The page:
Seems silly they would send you the plans without the building key.
                    Seems even worse they won't give you the downloadable portion, when
                    they should figure you are already on the internet, and can easily
                    give them bad publicity.


                    > Yes the building manual I am looking for is the building key that
                    > matches the numbers on the plans.
                  • Paul
                    The Pirogue 12 plans are on this web page: http://www2.friend.ly.net/~dadadata/boat/bolger.html with a notice saying Phil would like $25 if you build one,
                    Message 9 of 22 , Dec 3, 2004
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                      The "Pirogue 12" plans are on this web page:
                      http://www2.friend.ly.net/~dadadata/boat/bolger.html

                      with a notice saying Phil would like $25 if you build one, or 2% of
                      the purchase price if you build one and sell it.

                      I wonder how much money he has made from this "shareware" design?

                      Paul

                      > In a way, the 'GNU' analogy explains why PB&F is not motivated
                      > to design more 'Instant Boats'. They simply cannot afford to design
                      > such elegantly simple boats under a GNU model. Rather, they
                      > choose to design custom 'one off's' for well to do clients, that is
                      their
                      > bread and butter.
                    • Peter Lenihan
                      ... Bruce, It is indeed interesting stuff and it has oftened surprised me the things I ve learnt on this group but I do agree with you regarding the relevance
                      Message 10 of 22 , Dec 4, 2004
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                        --- In bolger@yahoogroups.com, fountainb@s... wrote:
                        > I am familiar with the copyleft and similar licenses, and I met
                        > RMS about 8 years ago at a talk in Sydney. Interesting stuff.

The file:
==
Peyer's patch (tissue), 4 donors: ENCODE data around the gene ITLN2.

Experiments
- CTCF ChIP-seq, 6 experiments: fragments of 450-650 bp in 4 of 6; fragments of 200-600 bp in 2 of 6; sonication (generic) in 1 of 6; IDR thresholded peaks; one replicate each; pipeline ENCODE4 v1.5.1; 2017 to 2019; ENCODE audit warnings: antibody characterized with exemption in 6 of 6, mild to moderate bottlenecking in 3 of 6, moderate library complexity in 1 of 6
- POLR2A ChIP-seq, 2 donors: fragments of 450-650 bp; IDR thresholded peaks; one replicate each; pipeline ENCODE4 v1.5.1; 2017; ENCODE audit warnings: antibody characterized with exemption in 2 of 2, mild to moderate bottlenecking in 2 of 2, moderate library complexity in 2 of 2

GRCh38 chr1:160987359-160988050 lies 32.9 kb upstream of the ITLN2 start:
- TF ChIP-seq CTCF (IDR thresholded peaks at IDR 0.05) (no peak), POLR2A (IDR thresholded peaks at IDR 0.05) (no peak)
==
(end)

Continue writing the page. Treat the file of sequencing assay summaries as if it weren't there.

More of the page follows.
> However I completely fail to see how this subject has any bearing
                        > on the Bolger forum.
                        >
                        > Bruce Fountain
                        > Systems Engineer
                        > Union Switch & Signal
                        > Perth, Western Australia

                        Bruce,
                        It is indeed interesting stuff and it has oftened surprised me
                        the things I've learnt on this group but I do agree with you
                        regarding the relevance on the main Bolger forum.
                        What should be done is to encourage and invite those interested
                        in expanding and exponding on this slighty off-topic field(or any
                        other for that matter!) on over
                        to the virtual Bolger coffee lounge found here:

                        http://groups.yahoo.com/group/bolger_coffee_lounge/?yguid=33031986

                        Lots of nifty subjects could be vented there,without the need to
                        leave entirely the Bolger realm.Lots of file/photo space too to post
                        cool non-Bolger-non-nautical stuff for general interest like
                        avaition etc.......

                        Now,if only some genius could come up with a method of pouring
                        oneself a real cup of coffee or other beverage "right off the
                        net"..........!

                        Sincerely,

                        Peter Lenihan,enjoying my first taste of yet another winter-
                        wonderland with a brisk -17C chill-factored breeze serving to
                        underline its arrival along the shores of the St.Lawrence........